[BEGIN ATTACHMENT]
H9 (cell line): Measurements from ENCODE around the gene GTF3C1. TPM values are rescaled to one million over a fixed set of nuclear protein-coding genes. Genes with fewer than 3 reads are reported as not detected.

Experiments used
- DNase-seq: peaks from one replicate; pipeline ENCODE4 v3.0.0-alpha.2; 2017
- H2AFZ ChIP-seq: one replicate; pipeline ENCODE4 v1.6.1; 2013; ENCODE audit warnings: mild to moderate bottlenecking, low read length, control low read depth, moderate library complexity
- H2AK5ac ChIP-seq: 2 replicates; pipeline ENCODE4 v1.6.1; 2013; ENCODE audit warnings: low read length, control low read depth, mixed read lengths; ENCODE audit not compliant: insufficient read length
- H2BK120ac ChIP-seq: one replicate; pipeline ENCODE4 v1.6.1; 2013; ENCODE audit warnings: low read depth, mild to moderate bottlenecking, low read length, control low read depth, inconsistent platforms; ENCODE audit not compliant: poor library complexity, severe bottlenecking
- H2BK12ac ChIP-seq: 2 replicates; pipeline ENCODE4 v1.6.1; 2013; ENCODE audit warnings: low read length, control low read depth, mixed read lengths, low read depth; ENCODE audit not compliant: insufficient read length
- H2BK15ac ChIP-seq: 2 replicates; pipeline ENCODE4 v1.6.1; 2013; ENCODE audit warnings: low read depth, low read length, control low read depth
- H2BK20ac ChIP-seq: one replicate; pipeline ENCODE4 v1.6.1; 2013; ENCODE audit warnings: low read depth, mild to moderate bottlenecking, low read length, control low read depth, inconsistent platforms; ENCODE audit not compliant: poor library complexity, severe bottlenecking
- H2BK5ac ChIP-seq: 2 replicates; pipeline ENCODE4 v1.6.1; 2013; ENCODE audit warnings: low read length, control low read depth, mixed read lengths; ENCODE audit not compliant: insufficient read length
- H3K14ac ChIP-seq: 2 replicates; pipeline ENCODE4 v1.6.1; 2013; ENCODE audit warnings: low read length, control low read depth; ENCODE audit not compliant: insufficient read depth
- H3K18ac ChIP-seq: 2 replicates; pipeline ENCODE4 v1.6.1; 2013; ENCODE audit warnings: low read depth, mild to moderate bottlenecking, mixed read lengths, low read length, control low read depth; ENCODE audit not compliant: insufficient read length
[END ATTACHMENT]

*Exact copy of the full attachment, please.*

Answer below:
H9 (cell line): Measurements from ENCODE around the gene GTF3C1. TPM values are rescaled to one million over a fixed set of nuclear protein-coding genes. Genes with fewer than 3 reads are reported as not detected.

Experiments used
- DNase-seq: peaks from one replicate; pipeline ENCODE4 v3.0.0-alpha.2; 2017
- H2AFZ ChIP-seq: one replicate; pipeline ENCODE4 v1.6.1; 2013; ENCODE audit warnings: mild to moderate bottlenecking, low read length, control low read depth, moderate library complexity
- H2AK5ac ChIP-seq: 2 replicates; pipeline ENCODE4 v1.6.1; 2013; ENCODE audit warnings: low read length, control low read depth, mixed read lengths; ENCODE audit not compliant: insufficient read length
- H2BK120ac ChIP-seq: one replicate; pipeline ENCODE4 v1.6.1; 2013; ENCODE audit warnings: low read depth, mild to moderate bottlenecking, low read length, control low read depth, inconsistent platforms; ENCODE audit not compliant: poor library complexity, severe bottlenecking
- H2BK12ac ChIP-seq: 2 replicates; pipeline ENCODE4 v1.6.1; 2013; ENCODE audit warnings: low read length, control low read depth, mixed read lengths, low read depth; ENCODE audit not compliant: insufficient read length
- H2BK15ac ChIP-seq: 2 replicates; pipeline ENCODE4 v1.6.1; 2013; ENCODE audit warnings: low read depth, low read length, control low read depth
- H2BK20ac ChIP-seq: one replicate; pipeline ENCODE4 v1.6.1; 2013; ENCODE audit warnings: low read depth, mild to moderate bottlenecking, low read length, control low read depth, inconsistent platforms; ENCODE audit not compliant: poor library complexity, severe bottlenecking
- H2BK5ac ChIP-seq: 2 replicates; pipeline ENCODE4 v1.6.1; 2013; ENCODE audit warnings: low read length, control low read depth, mixed read lengths; ENCODE audit not compliant: insufficient read length
- H3K14ac ChIP-seq: 2 replicates; pipeline ENCODE4 v1.6.1; 2013; ENCODE audit warnings: low read length, control low read depth; ENCODE audit not compliant: insufficient read depth
- H3K18ac ChIP-seq: 2 replicates; pipeline ENCODE4 v1.6.1; 2013; ENCODE audit warnings: low read depth, mild to moderate bottlenecking, mixed read lengths, low read length, control low read depth; ENCODE audit not compliant: insufficient read length